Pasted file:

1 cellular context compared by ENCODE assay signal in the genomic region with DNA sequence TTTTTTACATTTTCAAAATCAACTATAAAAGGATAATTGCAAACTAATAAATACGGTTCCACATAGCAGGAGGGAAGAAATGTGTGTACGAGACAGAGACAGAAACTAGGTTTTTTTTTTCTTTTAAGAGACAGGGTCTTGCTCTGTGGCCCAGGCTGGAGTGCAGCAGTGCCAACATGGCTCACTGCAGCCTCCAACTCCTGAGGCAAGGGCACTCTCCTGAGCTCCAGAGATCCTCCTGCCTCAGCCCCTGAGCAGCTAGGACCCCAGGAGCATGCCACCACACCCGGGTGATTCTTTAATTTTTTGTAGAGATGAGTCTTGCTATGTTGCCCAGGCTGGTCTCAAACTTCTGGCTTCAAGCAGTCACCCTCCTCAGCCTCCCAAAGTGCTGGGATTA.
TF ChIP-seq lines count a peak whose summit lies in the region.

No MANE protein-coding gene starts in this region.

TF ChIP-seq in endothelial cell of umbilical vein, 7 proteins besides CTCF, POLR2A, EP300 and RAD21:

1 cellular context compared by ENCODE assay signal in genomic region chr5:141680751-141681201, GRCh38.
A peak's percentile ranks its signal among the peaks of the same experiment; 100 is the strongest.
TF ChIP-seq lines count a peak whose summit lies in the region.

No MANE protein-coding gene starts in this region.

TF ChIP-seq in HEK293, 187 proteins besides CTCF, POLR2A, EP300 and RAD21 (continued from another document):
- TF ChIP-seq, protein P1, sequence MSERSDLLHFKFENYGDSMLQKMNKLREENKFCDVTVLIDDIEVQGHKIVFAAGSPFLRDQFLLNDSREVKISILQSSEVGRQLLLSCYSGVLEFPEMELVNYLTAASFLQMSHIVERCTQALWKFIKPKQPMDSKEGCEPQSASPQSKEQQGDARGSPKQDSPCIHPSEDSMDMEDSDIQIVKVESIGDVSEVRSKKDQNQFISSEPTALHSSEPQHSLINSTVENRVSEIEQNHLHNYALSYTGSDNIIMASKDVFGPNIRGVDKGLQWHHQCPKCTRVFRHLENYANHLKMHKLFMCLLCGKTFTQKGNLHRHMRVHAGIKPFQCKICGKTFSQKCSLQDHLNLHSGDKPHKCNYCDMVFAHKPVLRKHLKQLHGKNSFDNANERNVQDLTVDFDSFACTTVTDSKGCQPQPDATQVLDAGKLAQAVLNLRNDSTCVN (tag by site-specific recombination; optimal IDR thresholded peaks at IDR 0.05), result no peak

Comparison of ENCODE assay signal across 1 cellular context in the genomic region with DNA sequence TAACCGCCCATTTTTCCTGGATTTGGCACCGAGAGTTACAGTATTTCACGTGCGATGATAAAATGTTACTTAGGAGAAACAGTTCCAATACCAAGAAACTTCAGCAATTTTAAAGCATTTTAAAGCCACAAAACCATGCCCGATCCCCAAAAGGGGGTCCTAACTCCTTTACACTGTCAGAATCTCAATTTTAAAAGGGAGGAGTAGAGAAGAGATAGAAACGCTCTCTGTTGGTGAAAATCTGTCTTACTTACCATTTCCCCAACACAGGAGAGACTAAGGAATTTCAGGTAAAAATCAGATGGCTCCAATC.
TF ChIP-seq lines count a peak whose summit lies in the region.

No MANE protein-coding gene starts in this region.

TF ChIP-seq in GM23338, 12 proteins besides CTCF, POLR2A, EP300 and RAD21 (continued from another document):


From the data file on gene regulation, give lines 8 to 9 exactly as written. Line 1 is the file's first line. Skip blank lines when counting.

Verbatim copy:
No MANE protein-coding gene starts in this region.

TF ChIP-seq in HEK293, 187 proteins besides CTCF, POLR2A, EP300 and RAD21 (continued from another document):